Finally, having higher levels of integration will create more efficient workflow. Ideally, data will be integrated and you can introduce automation for many fulfillment and back office processes.

Data Storage in an Integrated System

An integrated system minimizes the number of places where you store data. Ideally, you will end up with a single database for all your various operational systems. NetSuite, for example, offers an integrated data platform. (While I used NetSuite for five years in my previous business, I have no ongoing relationship with that company).

Most ecommerce sites, however, use a variety of technologies rather than an integrated system. Those sites should strive for no more than three separate databases — for customers, products, and financial records — as follows.

  • Customer data. Ideally will include shopping and browsing history, order history, email preferences and response history, personal information, and payment information. Having visibility into open or abandoned carts is very useful.
  • Product data. Should include all product content, vendor information, product costs, pricing information, discount levels, packaging information, product sales and purchase history, inventory levels, reorder points, stocking levels, channel sales targets. Anything relevant to either buying or selling the product should be in this database.
  • Financial data. This gets a bit fuzzier. For many of you, vendor and purchase histories may be stored in your financial system rather than your product systems or shopping cart. Likewise for sales history: it may exist in your customer relationship management system or your shopping cart and not be fully synchronized. Regardless, financial data will include sales numbers, operating expenses, payroll information, and chart of accounts.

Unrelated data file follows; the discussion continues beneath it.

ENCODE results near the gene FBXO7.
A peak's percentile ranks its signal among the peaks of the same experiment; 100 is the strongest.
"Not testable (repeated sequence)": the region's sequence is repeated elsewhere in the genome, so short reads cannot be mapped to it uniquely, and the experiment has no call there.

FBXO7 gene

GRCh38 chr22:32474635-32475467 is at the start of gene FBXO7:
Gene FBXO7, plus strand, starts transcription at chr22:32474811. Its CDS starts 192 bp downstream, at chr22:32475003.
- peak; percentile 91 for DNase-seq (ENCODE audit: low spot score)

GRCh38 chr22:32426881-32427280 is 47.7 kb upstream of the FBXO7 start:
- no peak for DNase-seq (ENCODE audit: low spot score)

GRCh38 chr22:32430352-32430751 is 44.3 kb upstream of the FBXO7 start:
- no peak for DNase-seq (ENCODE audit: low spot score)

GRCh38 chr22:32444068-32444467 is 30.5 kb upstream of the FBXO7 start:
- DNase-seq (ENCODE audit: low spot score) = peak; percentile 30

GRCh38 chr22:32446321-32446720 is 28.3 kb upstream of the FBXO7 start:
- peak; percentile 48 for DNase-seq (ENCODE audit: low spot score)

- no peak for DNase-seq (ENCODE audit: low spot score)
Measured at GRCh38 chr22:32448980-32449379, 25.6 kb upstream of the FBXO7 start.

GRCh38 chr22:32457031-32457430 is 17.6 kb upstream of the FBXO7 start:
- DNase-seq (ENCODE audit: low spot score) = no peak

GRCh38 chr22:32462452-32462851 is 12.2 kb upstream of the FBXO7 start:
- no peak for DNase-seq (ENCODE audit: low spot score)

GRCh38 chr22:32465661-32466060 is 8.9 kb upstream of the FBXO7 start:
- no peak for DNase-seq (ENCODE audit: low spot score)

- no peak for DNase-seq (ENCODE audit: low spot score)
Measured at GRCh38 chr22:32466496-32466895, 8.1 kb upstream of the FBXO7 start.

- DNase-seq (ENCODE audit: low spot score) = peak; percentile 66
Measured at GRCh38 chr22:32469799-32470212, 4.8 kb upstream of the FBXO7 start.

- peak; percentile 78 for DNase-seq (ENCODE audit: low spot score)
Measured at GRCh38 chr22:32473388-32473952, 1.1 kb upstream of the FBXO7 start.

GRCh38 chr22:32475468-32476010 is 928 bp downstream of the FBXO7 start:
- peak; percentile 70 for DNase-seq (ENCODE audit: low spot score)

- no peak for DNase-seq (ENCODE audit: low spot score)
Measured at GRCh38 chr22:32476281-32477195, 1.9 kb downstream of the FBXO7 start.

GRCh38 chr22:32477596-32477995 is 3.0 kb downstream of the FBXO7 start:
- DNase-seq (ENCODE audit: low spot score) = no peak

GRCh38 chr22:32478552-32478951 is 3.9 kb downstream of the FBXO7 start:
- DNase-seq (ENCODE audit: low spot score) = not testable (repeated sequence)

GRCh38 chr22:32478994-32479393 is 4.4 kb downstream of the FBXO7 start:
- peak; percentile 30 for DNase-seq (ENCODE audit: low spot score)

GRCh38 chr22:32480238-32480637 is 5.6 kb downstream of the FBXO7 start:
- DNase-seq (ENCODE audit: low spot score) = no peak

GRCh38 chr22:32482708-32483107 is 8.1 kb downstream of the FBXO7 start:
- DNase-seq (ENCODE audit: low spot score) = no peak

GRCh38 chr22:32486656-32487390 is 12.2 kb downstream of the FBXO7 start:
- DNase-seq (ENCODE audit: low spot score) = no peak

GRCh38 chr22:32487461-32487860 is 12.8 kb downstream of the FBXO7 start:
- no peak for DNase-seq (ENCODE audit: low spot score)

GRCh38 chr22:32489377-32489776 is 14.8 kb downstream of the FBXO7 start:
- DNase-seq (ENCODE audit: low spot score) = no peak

If you have separate databases for email marketing, inventory control, order management, or other applications, you are likely facing challenges with systems talking to one another. Also, if you send data feeds to marketplaces, comparison-shopping engines, or ad platforms, you run the risk of being out of sync with your product inventory or in conflict with your pricing on other platforms.

Processes of an Integrated System

You want as few processes to support as possible. The more integrated your systems, the more likely that your processes will be simplified. To illustrate, I’ve identified five common processes, below, that an integrated system should accommodate.

  • Customer relations. Name, address, order history.
  • Marketing. Ad feeds, email, social media, analytics.
  • Product management. Vendor data, product details, inventory control.
  • Fulfillment. Picking and packing orders, warehouse management.
  • Accounting and finance. Sales, purchases, expenses, payroll, budgeting, reporting.

The processes listed above can be supported by a wide variety of different applications or platforms. Many applications are designed specifically to do a single task, such as customer relationship management, and they do them well. The problem is that if you invest in best-of-breed solutions, you’ll end up with disjointed integration.

Dale Traxler

Dale Traxler